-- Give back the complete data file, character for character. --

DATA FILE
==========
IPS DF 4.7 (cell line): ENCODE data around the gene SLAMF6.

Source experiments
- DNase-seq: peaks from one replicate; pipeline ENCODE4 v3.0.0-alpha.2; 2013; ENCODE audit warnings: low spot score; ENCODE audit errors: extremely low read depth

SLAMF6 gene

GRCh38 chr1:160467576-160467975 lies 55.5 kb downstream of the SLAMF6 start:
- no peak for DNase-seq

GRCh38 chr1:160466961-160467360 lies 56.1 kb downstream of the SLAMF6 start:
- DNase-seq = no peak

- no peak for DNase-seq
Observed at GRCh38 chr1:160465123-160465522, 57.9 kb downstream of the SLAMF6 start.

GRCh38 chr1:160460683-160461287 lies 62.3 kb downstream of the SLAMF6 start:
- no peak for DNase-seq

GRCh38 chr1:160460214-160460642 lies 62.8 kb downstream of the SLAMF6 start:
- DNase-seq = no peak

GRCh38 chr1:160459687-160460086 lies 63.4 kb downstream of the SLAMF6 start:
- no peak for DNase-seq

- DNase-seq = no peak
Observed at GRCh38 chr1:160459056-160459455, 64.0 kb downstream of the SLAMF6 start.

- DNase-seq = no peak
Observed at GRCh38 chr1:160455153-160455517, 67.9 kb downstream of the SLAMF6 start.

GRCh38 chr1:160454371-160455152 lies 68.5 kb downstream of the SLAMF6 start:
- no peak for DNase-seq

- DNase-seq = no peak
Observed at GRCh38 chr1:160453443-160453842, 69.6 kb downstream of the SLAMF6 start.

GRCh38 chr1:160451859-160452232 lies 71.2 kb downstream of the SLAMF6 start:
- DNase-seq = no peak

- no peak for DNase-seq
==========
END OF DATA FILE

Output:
IPS DF 4.7 (cell line): ENCODE data around the gene SLAMF6.

Source experiments
- DNase-seq: peaks from one replicate; pipeline ENCODE4 v3.0.0-alpha.2; 2013; ENCODE audit warnings: low spot score; ENCODE audit errors: extremely low read depth

SLAMF6 gene

GRCh38 chr1:160467576-160467975 lies 55.5 kb downstream of the SLAMF6 start:
- no peak for DNase-seq

GRCh38 chr1:160466961-160467360 lies 56.1 kb downstream of the SLAMF6 start:
- DNase-seq = no peak

- no peak for DNase-seq
Observed at GRCh38 chr1:160465123-160465522, 57.9 kb downstream of the SLAMF6 start.

GRCh38 chr1:160460683-160461287 lies 62.3 kb downstream of the SLAMF6 start:
- no peak for DNase-seq

GRCh38 chr1:160460214-160460642 lies 62.8 kb downstream of the SLAMF6 start:
- DNase-seq = no peak

GRCh38 chr1:160459687-160460086 lies 63.4 kb downstream of the SLAMF6 start:
- no peak for DNase-seq

- DNase-seq = no peak
Observed at GRCh38 chr1:160459056-160459455, 64.0 kb downstream of the SLAMF6 start.

- DNase-seq = no peak
Observed at GRCh38 chr1:160455153-160455517, 67.9 kb downstream of the SLAMF6 start.

GRCh38 chr1:160454371-160455152 lies 68.5 kb downstream of the SLAMF6 start:
- no peak for DNase-seq

- DNase-seq = no peak
Observed at GRCh38 chr1:160453443-160453842, 69.6 kb downstream of the SLAMF6 start.

GRCh38 chr1:160451859-160452232 lies 71.2 kb downstream of the SLAMF6 start:
- DNase-seq = no peak

- no peak for DNase-seq